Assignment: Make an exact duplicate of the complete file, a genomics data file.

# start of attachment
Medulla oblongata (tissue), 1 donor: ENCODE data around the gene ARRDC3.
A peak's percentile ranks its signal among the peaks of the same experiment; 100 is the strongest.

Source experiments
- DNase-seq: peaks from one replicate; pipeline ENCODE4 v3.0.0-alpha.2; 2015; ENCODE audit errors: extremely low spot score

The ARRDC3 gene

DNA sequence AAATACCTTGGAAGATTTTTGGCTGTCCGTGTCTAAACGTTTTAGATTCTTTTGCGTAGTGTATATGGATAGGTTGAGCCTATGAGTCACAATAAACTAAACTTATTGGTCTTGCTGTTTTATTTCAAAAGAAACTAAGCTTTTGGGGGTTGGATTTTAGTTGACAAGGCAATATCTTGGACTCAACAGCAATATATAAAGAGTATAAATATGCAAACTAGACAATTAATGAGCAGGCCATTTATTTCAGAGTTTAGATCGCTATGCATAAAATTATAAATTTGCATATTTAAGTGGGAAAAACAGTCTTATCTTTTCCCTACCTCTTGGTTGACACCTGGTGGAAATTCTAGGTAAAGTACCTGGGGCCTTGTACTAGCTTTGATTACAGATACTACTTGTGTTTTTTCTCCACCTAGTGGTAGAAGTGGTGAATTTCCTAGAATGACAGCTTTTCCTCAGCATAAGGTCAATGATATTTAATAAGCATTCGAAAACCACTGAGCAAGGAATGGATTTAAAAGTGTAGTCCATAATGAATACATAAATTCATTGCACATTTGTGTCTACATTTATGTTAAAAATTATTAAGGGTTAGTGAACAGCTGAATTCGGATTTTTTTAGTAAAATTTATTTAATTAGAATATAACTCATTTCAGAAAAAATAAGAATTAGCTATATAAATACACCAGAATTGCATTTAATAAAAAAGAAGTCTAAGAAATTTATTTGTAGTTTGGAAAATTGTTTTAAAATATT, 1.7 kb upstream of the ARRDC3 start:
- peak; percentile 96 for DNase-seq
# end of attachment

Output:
Medulla oblongata (tissue), 1 donor: ENCODE data around the gene ARRDC3.
A peak's percentile ranks its signal among the peaks of the same experiment; 100 is the strongest.

Source experiments
- DNase-seq: peaks from one replicate; pipeline ENCODE4 v3.0.0-alpha.2; 2015; ENCODE audit errors: extremely low spot score

The ARRDC3 gene

DNA sequence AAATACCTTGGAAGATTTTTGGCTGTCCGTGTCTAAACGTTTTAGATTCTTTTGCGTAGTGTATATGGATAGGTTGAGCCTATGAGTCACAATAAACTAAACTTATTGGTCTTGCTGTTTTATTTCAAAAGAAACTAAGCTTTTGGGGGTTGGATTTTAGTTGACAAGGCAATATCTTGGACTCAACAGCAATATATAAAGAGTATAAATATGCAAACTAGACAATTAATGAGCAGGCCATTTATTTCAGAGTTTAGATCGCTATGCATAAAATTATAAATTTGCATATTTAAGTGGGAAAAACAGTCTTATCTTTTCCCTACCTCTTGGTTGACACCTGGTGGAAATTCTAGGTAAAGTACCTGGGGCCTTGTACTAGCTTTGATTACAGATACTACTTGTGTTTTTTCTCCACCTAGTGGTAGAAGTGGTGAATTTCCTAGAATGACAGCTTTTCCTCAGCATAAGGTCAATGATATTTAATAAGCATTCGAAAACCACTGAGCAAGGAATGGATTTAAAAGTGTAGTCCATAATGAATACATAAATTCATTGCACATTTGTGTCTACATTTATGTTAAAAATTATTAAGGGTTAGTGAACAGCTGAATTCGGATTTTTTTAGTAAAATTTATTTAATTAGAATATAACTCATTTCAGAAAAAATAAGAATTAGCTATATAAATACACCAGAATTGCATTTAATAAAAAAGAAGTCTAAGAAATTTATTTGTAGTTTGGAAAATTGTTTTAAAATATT, 1.7 kb upstream of the ARRDC3 start:
- peak; percentile 96 for DNase-seq